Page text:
Although the pain of a relationship breakdown might spur an angry spouse into fighting a divorce, you should think long and hard before doing so: contesting a divorce petition can be time-consuming and very expensive. Many divorcees are worse off after their marriage breaks down, even if the divorce is agreed; those who choose to contest it may find a large chunk of their assets swallowed up by legal fees.
If, after taking legal advice, you do decide to contest the divorce petition, you need to fill in the part of the acknowledgment of service form which says you’re defending the divorce. You then have eight days to return it to the court. The court will send copies to your spouse.
After you return the acknowledgment of service form, you have up to 21 days to say why you are defending the divorce. This is done by filling in court papers called an Answer. This is your opportunity to tell the court why you don’t think your marriage has irretrievably broken down.
A court hearing might be required for a judge to decide whether the marriage has broken down, although these hearings are rare, since most defended divorces are settled before the case comes to court. Remember: if the court rules against you, you may have to pay all the legal costs.
To obtain a divorce, your spouse will have to show:
- that you have behaved so unreasonably that the marriage cannot be salvaged;
- you deserted them for at least two years ago;
- you have lived apart for at least five years.
If you defend the divorce, your spouse may have to produce evidence, such as emails and photographs, to satisfy the court on the balance of probabilities (ie, whether it is more likely to have happened than not), that it is proven.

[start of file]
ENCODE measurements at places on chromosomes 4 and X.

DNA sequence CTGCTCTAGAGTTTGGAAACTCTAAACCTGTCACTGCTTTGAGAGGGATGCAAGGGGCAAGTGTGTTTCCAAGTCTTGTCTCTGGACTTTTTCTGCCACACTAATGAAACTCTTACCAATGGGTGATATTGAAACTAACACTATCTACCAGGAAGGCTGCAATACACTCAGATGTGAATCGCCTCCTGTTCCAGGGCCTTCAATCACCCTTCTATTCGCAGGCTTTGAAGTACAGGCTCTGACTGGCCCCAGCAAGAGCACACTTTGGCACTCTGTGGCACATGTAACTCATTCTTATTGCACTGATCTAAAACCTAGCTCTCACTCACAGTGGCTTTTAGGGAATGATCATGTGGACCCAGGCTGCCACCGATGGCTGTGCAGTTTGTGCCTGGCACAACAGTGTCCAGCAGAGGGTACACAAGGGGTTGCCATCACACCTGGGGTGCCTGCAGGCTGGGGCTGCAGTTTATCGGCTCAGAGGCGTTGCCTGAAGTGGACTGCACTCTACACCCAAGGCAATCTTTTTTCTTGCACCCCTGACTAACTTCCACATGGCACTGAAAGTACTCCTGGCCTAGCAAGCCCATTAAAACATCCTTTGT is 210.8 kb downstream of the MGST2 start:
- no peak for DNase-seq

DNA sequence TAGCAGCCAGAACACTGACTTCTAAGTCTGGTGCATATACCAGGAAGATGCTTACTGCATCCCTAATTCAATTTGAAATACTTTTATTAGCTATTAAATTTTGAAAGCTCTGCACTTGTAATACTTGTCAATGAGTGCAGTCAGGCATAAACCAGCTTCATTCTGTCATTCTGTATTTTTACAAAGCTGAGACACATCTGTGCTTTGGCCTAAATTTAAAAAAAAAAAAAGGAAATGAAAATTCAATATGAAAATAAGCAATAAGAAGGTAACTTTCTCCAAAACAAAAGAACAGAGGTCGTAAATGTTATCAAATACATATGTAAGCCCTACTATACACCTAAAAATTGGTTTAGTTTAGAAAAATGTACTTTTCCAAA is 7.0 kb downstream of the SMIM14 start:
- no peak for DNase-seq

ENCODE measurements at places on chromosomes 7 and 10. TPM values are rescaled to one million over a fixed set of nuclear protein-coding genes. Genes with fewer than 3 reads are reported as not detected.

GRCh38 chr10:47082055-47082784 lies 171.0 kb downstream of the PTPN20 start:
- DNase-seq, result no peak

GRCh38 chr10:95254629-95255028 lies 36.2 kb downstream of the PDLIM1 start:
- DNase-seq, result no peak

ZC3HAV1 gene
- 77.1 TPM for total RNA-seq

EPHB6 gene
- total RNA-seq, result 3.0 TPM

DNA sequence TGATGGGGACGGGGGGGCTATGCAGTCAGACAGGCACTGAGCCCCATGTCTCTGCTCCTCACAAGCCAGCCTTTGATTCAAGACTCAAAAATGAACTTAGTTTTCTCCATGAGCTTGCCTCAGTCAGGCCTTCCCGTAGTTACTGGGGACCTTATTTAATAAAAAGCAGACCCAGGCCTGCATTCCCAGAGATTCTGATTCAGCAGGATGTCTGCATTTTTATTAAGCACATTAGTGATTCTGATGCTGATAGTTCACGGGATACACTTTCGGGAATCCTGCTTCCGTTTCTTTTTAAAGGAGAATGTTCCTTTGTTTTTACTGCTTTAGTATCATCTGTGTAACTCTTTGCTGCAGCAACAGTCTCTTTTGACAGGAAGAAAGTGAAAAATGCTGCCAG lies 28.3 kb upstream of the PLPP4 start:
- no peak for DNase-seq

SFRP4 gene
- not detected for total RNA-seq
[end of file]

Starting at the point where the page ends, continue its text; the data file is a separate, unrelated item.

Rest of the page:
If you have been living apart for five years or more, your spouse does not need your agreement to divorce you. One defence to this petition, however, is to claim exceptional hardship. To succeed, you would have to show that you would lose considerable income were the divorce to be granted.
If you and your spouse can’t agree on your financial affairs, you can ask the court to decide for you. The court can make a financial order which will make arrangements for things like maintenance, lump sums, pension payments, property ownership and child support.
Rather than fighting an expensive divorce battle, you could opt instead for a separation agreement. Under this arrangement, you and your spouse stay married but are recognised in law as formally separated. This could be an option if you have religious reasons for not wanting to divorce or if you’ve been married for less than a year.
You can ask for a legal separation on the same grounds as you would file for a divorce (eg, adultery or unreasonable behaviour), but you don’t need to show that the marriage has broken down irretrievably.
A legal separation costs £340 and to obtain one you must fill in a judicial separation petition (Form D8) and send two copies to the court, together with a certified copy of your marriage certificate.